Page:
Policy on former Unhealthy Building Land sites
Before current environmental legislation, the old Public Health Act 1902 controlled the erection of buildings on land declared under that Act to be unhealthy for building. Land was declared unhealthy for building if it had been identified as low-lying or contaminated. Prospective purchasers could inquire if land was affected by such a declaration.
Examples of contamination include:
- contamination from using land as a landfill or night-soil depot
- contamination by chemicals, radioactivity, asbestos or sawdust.
In 1990, the Public Health Act 1902 was repealed. Although the unhealthy building land provisions were continued in the Unhealthy Building Land Act 1990 (the UBL Act), this Act was itself repealed as it duplicated powers exercised by local councils and the Environment Protection Authority (EPA) under current legislation.
The EPA no longer holds current information regarding land identified under the former UBL Act. Please refer to the relevant local authority for this information.
Development on low-lying land is controlled under the Environmental Planning and Assessment Act 1979 (EP&A Act).
Low-lying land previously declared under the UBL Act is now managed in accordance with the NSW Government Floodplain Management Manual (NSW Government 2001) which enables councils to:
- develop and implement floodplain risk management plans to manage development on low-lying land
- record this information and provide it to the public.
Many councils have adopted floodplain risk management plans with appropriate development controls incorporated into either policy documents or environmental planning instruments.
The Unhealthy Building Land Policy below applies to remaining local government areas with land declared to be low-lying under the UBL Act, where floodplain risk management plans have not yet been adopted or implemented. The purpose of the policy is to ensure that:
- the land is identified as low-lying in any planning certificate issued under section 149 of the EP&A Act
- councils are aware the land has been identified as low-lying when considering the suitability of development proposed to be carried out on that land.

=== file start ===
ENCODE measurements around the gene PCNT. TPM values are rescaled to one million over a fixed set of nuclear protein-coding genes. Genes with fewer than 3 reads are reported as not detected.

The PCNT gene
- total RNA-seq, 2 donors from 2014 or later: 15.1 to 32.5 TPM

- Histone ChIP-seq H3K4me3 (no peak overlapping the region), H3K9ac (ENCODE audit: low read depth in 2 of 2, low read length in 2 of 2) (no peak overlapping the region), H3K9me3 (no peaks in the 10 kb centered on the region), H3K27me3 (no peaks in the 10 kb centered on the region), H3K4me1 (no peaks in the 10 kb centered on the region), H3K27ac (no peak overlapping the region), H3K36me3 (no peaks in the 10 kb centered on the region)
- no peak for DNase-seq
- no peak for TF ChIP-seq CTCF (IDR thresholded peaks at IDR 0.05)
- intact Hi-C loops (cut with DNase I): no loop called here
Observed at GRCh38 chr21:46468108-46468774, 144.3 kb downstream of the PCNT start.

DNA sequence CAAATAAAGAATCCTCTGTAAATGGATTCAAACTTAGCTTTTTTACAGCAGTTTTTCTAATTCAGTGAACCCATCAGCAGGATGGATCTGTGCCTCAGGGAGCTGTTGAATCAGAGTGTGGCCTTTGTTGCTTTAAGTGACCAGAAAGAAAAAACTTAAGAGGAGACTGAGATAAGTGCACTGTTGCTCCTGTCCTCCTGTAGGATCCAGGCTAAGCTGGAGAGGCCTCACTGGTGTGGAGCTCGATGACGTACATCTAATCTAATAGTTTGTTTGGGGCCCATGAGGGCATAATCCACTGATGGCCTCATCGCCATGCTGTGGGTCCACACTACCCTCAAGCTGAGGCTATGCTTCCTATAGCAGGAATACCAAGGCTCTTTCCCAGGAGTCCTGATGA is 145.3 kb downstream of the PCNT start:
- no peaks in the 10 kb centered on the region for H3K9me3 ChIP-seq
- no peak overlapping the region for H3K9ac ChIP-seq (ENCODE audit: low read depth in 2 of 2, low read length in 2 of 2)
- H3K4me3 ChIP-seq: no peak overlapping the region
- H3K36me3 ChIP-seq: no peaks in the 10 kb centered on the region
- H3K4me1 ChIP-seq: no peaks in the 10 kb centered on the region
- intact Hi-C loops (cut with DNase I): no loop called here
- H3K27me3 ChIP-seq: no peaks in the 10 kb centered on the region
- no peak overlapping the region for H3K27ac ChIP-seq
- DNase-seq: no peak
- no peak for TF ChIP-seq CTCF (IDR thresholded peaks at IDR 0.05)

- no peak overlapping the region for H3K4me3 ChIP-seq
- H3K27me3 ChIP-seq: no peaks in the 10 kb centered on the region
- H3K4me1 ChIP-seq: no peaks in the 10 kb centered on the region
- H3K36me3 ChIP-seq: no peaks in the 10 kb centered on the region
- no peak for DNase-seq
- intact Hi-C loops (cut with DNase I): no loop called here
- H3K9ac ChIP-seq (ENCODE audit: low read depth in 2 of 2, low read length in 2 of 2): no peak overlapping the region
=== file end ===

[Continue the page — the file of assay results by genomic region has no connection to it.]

Contaminated land is managed under more recent environmental legislation including the Contaminated Land Management Act 1997, the EP&A Act and the Protection of the Environment Operations Act 1997. The Unhealthy Building Land Policy ensures that any contaminated land declared under the UBL Act is identified as contaminated in any planning certificate, and development of that land is managed in accordance with the requirements of current legislation.
Unhealthy Building Land Policy
Name of this Policy
1. This Policy is called the Unhealthy Building Land Policy.
These schedules relate to land parcels that were sent to the relevant local authorities in 2003. The EPA no longer holds current information regarding land identified under the former UBL Act.
Purpose of Policy
2. This Policy has been adopted by the Environment Protection Authority (the EPA) because the Unhealthy Building Land Act 1990 (UBL Act) is being repealed. Planning certificates for land referred to in Schedule 1 or 2 must indicate that the land is subject to this Policy unless the Policy has ceased to apply to the land as set out in clause 5 below.
Land to which this Policy applies
3. This Policy applies to the land identified in Schedule 1 and Schedule 2.
Commencement of Policy
4. This Policy commenced on 28 April 2003.
When this Policy ceases to apply
5.1 This Policy ceases to apply to land in Schedule 1:
(a) if the land has been identified in a floodplain risk management study as being outside the area where flood related development controls should apply, and the council is satisfied that the land has been filled and drained to a standard that is suitable for the purposes for which it is zoned; or
(b) if the council has complied with the NSW Government Floodplain Management Manual (NSW Government 2001) by adopting a floodplain risk management plan through a local flood policy, development control plan or local environmental plan that applies to the land and was developed in accordance with that Manual.
5.2 This Policy ceases to apply to land specified in Schedule 2 if the council:
(a) has assessed the land in accordance with State Environmental Planning Policy No. 55 - Remediation of Land and the Managing Land Contamination: Planning Guidelines 1998 (Department of Urban Affairs and Planning and NSW EPA 1998); and
(b) is satisfied that land is suitable to be used for the purposes for which it is zoned.
6. Under section 149(2) of the Environmental Planning and Assessment Act 1979 (EP&A Act), councils must note on a planning certificate for land to which this Policy applies that:
(a) in the case of land referred to in Schedule 1, the land is affected by this Policy because it is low lying;
(b) in the case of land referred to in Schedule 2, the land is affected by this Policy because it is potentially contaminated.
Restrictions on development of Schedule 1 land
7. In determining an application under the EP&A Act to carry out development on land specified in Schedule 1, the council should take into account the NSW Government Floodplain Management Manual (NSW Government 2001), where relevant, and any council policy, development control plan or local environmental plan concerning the suitability of the site for the development by reason of the land being low-lying.
Restrictions on development of Schedule 2 land
8. In determining an application to carry out development on land specified in Schedule 2, the consent authority should consider State Environmental Planning Policy No. 55 - Remediation of Land and the Managing Land Contamination: Planning Guidelines 1998 (Department of Urban Affairs and Planning and NSW EPA 1998).
Page last updated: 24 June 2013